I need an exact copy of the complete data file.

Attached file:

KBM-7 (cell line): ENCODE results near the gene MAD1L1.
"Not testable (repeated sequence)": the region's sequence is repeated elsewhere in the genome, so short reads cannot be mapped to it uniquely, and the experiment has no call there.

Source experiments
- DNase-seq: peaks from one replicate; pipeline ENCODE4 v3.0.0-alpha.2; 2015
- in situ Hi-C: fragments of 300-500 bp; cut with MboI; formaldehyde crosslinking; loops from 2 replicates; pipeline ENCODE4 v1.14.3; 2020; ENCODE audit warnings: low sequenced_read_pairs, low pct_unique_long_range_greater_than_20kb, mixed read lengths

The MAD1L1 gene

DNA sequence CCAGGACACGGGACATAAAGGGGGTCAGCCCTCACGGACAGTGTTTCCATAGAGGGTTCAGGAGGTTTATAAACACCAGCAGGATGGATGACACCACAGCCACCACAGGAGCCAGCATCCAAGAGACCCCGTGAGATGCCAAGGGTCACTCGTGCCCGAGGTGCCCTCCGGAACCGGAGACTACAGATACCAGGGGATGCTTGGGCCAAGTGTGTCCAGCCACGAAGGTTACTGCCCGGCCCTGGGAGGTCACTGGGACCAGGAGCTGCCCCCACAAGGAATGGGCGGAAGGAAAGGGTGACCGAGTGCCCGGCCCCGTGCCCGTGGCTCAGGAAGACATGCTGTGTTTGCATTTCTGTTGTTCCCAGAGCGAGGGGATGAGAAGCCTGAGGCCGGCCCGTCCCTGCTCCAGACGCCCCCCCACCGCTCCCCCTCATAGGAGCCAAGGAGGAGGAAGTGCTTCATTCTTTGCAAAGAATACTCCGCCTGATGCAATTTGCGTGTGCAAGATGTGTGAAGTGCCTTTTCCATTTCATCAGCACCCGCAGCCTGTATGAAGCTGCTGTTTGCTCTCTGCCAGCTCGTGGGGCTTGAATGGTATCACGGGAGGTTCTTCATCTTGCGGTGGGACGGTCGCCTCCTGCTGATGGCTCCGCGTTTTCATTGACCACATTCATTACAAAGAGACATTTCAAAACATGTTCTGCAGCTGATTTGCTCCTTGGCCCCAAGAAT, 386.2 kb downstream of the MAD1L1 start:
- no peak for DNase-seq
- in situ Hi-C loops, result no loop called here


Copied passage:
KBM-7 (cell line): ENCODE results near the gene MAD1L1.
"Not testable (repeated sequence)": the region's sequence is repeated elsewhere in the genome, so short reads cannot be mapped to it uniquely, and the experiment has no call there.

Source experiments
- DNase-seq: peaks from one replicate; pipeline ENCODE4 v3.0.0-alpha.2; 2015
- in situ Hi-C: fragments of 300-500 bp; cut with MboI; formaldehyde crosslinking; loops from 2 replicates; pipeline ENCODE4 v1.14.3; 2020; ENCODE audit warnings: low sequenced_read_pairs, low pct_unique_long_range_greater_than_20kb, mixed read lengths

The MAD1L1 gene

DNA sequence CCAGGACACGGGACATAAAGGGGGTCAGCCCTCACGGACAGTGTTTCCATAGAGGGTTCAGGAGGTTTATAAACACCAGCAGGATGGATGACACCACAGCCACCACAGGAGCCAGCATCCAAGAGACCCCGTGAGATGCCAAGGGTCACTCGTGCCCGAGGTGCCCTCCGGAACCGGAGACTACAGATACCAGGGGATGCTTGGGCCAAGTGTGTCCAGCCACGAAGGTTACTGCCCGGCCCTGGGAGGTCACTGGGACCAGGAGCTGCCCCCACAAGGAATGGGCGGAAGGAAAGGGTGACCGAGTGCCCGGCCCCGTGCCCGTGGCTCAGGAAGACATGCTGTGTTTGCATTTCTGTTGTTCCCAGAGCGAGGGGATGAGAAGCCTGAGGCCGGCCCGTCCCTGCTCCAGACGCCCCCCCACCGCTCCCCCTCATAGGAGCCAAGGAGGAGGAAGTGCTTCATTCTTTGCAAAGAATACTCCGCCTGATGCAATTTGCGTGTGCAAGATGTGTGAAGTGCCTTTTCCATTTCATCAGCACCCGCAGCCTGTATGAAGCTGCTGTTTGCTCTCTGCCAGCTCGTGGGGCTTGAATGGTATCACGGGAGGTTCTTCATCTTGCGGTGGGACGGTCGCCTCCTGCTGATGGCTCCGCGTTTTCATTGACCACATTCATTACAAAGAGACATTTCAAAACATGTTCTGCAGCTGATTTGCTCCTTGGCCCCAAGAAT, 386.2 kb downstream of the MAD1L1 start:
- no peak for DNase-seq
- in situ Hi-C loops, result no loop called here